Reviews, News and Commentary

How fashionable women dressed in nineteenth century New Zealand

Reviewed by John Daly-Peoples

Dressed: Fashionable Dress in Aotearoa New Zealand 1840 to 1910

By Claire Regnault

Te Papa Press


Reviewed by John Daly-Peoples

The Winner of this year’s  Ockham New Zealand Book Awards – Booksellers Aotearoa New Zealand Award for Illustrated Non-Fiction was “Dressed: Fashionable Dress in Aotearoa New Zealand 1840 to 1910” by Claire Regnault. It’s a work of scholarship and research but also one which breathes life into the many illustrated dresses and examines the ways in which women conducted themselves in the nineteenth century.

As the title suggest this is not a history of clothing but of  fashionable dress. These are the clothes of the well to do made of quality material by both  amateur and expert dressmakers.

While it is a history of clothing the book also provides a generous overview of New Zealand’ s social history of the Victorian period, one dominated by the mindset of Victorian England along with colonial adaptations.

Through the numerous illustrations and descriptions, the reader can trace the changing designs and silhouettes of the prevailing fashion. the degree of exposed neck shoulders and arms and the degree of ornamentation and decoration.

The book is filled with interesting mini histories and anecdotes. We learn of the enterprising individuals who worked as dressmakers as well as those who opened stores, imported materials and were aware of international trends.

The major stores such as Kirkcaldie and Stains Milne and Choyce  were important as they imported the new dresses from the England as well as producing their own clothes. By the turn of the nineteenth century Milne and Choyce was employing more than one hundred people in its dressmaking, millinery and mantle workrooms.

Dress with fitted bustle pad manufactured by James Spence & Co of London (Te Papa)

Then there are those who created fashion out of New Zealand indigenous furs and feathers for local and international consumption.

Hector and Elizabeth Liardet not only made and sold a variety of items made from of local exotic skins and furs. They also exhibited their goods at international exhibitions in Australia, London and Paris.

This muff, which belonged to James and Georgiana Hector, is made from the skin of a little spotted kiwi. (Te Papa)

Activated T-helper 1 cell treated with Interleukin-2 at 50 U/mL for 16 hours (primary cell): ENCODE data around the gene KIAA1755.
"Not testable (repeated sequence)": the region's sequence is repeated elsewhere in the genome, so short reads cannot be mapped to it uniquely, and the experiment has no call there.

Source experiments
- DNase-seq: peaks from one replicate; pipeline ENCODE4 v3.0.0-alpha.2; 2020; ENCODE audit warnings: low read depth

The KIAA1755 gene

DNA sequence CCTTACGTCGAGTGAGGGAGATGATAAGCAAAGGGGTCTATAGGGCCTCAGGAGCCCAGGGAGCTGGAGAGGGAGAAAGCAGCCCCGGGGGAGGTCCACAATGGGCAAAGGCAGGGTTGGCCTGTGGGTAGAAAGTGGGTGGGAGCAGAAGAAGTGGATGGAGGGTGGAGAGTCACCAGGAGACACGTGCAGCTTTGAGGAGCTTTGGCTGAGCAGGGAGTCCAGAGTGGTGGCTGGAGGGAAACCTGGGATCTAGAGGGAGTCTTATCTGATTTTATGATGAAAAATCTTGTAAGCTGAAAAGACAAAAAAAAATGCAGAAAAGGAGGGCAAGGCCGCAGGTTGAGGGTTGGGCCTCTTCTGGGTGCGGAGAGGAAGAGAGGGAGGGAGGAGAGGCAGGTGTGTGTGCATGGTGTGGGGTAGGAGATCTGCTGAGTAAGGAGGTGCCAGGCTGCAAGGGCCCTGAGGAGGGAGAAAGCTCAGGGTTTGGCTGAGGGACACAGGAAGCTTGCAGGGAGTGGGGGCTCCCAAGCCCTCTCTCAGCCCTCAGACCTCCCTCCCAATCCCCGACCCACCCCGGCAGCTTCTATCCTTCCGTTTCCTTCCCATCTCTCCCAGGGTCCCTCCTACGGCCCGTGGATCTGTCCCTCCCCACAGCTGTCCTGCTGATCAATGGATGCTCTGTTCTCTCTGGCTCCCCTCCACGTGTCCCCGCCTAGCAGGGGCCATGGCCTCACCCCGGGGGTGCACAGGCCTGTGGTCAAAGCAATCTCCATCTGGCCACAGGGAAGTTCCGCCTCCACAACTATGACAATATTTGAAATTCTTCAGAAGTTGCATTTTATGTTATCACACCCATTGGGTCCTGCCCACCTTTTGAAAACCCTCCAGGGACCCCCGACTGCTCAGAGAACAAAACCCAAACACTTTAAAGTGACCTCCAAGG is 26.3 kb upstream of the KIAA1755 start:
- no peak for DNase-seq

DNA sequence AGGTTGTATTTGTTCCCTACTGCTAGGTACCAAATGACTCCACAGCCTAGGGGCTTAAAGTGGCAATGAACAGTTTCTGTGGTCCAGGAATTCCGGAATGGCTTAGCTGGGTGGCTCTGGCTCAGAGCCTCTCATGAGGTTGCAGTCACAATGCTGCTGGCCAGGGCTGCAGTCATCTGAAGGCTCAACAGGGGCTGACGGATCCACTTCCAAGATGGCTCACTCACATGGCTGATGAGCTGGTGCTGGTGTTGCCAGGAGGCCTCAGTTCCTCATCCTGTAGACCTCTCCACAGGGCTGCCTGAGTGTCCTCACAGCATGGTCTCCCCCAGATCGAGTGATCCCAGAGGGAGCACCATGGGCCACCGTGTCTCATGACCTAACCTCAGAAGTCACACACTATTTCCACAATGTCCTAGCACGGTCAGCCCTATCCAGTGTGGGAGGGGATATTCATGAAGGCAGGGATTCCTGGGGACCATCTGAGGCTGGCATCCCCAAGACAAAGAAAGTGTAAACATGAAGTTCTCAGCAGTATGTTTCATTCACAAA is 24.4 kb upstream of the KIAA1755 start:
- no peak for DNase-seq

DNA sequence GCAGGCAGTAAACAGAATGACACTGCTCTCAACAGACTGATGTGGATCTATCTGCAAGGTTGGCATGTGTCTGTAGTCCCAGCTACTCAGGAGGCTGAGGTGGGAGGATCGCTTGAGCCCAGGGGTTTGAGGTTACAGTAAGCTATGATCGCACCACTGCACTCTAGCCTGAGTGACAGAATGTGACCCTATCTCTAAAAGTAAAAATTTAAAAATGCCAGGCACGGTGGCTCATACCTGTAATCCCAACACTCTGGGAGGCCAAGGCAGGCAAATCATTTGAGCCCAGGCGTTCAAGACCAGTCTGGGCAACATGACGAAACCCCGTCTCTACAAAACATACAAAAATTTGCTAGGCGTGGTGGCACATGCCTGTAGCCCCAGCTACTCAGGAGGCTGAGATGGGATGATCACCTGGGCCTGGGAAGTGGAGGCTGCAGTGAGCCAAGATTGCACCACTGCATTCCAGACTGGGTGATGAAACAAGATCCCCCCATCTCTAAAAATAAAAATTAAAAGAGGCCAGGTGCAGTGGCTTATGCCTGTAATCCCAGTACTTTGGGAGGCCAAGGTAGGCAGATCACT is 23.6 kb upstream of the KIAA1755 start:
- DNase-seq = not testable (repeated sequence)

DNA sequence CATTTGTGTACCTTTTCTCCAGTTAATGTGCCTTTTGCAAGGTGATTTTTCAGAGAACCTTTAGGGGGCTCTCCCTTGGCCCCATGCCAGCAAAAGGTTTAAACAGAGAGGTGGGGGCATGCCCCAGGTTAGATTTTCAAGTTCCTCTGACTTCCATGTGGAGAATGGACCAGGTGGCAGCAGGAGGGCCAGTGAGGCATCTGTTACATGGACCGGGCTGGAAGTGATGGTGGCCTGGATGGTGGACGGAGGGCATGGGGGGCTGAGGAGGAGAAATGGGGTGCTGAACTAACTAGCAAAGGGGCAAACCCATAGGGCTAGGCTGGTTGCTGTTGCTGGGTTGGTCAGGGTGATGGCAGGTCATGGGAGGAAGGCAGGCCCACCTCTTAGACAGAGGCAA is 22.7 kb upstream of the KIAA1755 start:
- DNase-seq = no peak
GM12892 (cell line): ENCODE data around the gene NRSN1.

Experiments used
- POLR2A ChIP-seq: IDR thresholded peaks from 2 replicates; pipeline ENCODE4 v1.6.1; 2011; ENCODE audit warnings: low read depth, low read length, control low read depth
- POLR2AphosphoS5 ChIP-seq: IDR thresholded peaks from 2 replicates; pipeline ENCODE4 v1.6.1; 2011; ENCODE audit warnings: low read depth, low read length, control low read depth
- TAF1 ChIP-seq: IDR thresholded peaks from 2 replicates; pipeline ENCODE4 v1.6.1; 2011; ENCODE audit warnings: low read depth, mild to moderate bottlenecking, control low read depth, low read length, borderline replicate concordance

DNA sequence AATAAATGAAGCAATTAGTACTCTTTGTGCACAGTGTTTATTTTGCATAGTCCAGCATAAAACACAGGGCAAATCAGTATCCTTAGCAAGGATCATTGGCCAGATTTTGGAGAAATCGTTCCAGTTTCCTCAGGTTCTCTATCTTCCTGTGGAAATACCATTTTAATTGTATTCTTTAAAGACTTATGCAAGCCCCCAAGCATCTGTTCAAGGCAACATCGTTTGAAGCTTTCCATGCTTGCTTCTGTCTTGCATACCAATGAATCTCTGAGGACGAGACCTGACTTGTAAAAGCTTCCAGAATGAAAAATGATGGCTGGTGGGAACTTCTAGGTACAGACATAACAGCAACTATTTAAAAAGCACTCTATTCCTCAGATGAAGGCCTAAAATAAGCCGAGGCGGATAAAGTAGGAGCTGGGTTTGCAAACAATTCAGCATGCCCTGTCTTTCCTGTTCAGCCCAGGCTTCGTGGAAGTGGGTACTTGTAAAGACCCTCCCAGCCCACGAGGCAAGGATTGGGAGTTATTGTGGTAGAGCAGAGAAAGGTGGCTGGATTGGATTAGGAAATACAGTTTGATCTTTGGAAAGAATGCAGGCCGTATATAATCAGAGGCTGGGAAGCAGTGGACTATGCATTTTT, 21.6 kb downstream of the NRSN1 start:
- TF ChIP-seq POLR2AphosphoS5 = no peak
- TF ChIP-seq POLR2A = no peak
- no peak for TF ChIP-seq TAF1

There is even small historical note which could let Walter Buller of the hook. While he has recently been presented as the man who single-handedly destroyed the native bird population in the late nineteenth century, the fault may lie elsewhere. Regnault notes that as a twelve-year-old boy his mother skinned and stuffed four kokako to make into cabinet specimens which he received as birthday present – a gift which may have had an adverse lifetime effect on the young man.

There is a revealing episode which occurred in 1863 when a group of Māori (ten men and four women were taken to London by an enterprising William Jenkins. They caused much news and sensation and were even presented to Queen Victoria. For much of the time when they were in public they dressed in a mixture of European and traditional clothes, indicating that they were civilized. The European  clothes were a symbol of that civilization, but some of the men in the party objected to having to wear their traditional mats as they no longer wore them in New Zealand and regarded them as “heathen.”

Many of the dresses and accessors are works of art showing not just the technical skills of the dressmaker but also a genuine creative flair  with works such as a magnificent white swan feather evening cape and a vibrant red “newspaper” costume made by Miss Munro for the  Strange and Co Department Store in Christchurch.

Miss Munro of Strange & Co made this prize-winning newspaper costume for the Canterbury Times in 1908. (Canterbury Museum)

The book is also peoples by the fashionable people who wore the dresses. So, there is a photograph of Katherine Mansfield’s mother, Annie Burnell Beauchamp, Lady Ranfurly, Dick Seddon’s wife Louise and his daughter May in her militaristic uniform of the Lady Douglas  Contingent at the time of the Boer War. There are also fashionable Māori such as  Huria  Matenga, famous for saving many lives from the wreck of the  Delaware.

Huria Matenga – Nelson Provincial Museum

Also included is a section in full colour of example of fabrics from Te Papa’s collection showing the intricate nature, design and quality of some of the fabrics including damask, silk, cotton and velvet.

The book itself is a beautiful creation with a soft pink cover and a pink material bookmark. There are numerous full colour illustrations of dresses along with many historical photographs.

It is an important addition to books which show how New Zealand developed a local culture in art, architecture decoration and design in the nineteenth. It was a culture which was  heavily dependent on overseas models but with an increasing degree of local enterprise and creativity.

The bodice of the Tudor-themed costume worn by Lavinia Coates to Lord and Lady Ranfurly’s ball at Government House in 1898. (Tāmaki Paenga Hira Auckland War Memorial Museum)

By johndpart

Arts reviewer for thirty years with the National Business Review

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